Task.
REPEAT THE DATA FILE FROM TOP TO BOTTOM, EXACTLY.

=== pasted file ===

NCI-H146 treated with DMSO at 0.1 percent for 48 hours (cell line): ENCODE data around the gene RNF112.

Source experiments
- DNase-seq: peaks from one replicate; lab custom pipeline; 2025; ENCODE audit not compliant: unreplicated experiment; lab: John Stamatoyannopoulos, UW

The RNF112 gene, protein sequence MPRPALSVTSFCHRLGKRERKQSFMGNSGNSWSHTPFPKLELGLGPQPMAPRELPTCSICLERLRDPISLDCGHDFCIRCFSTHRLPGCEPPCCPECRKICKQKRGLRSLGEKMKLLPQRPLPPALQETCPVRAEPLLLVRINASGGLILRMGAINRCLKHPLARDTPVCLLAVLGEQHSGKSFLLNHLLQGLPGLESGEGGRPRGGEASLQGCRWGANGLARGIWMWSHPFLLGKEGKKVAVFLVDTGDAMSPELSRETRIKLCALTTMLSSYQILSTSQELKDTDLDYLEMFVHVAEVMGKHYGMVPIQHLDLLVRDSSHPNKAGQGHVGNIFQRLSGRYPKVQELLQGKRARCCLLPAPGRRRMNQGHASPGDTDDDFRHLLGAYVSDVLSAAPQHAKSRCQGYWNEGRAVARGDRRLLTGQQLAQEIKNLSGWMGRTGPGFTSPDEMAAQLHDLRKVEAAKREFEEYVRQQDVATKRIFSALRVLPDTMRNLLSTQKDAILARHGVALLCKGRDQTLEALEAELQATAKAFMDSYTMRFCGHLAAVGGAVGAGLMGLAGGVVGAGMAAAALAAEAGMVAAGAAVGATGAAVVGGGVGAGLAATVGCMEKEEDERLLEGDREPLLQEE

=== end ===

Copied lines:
NCI-H146 treated with DMSO at 0.1 percent for 48 hours (cell line): ENCODE data around the gene RNF112.

Source experiments
- DNase-seq: peaks from one replicate; lab custom pipeline; 2025; ENCODE audit not compliant: unreplicated experiment; lab: John Stamatoyannopoulos, UW

The RNF112 gene, protein sequence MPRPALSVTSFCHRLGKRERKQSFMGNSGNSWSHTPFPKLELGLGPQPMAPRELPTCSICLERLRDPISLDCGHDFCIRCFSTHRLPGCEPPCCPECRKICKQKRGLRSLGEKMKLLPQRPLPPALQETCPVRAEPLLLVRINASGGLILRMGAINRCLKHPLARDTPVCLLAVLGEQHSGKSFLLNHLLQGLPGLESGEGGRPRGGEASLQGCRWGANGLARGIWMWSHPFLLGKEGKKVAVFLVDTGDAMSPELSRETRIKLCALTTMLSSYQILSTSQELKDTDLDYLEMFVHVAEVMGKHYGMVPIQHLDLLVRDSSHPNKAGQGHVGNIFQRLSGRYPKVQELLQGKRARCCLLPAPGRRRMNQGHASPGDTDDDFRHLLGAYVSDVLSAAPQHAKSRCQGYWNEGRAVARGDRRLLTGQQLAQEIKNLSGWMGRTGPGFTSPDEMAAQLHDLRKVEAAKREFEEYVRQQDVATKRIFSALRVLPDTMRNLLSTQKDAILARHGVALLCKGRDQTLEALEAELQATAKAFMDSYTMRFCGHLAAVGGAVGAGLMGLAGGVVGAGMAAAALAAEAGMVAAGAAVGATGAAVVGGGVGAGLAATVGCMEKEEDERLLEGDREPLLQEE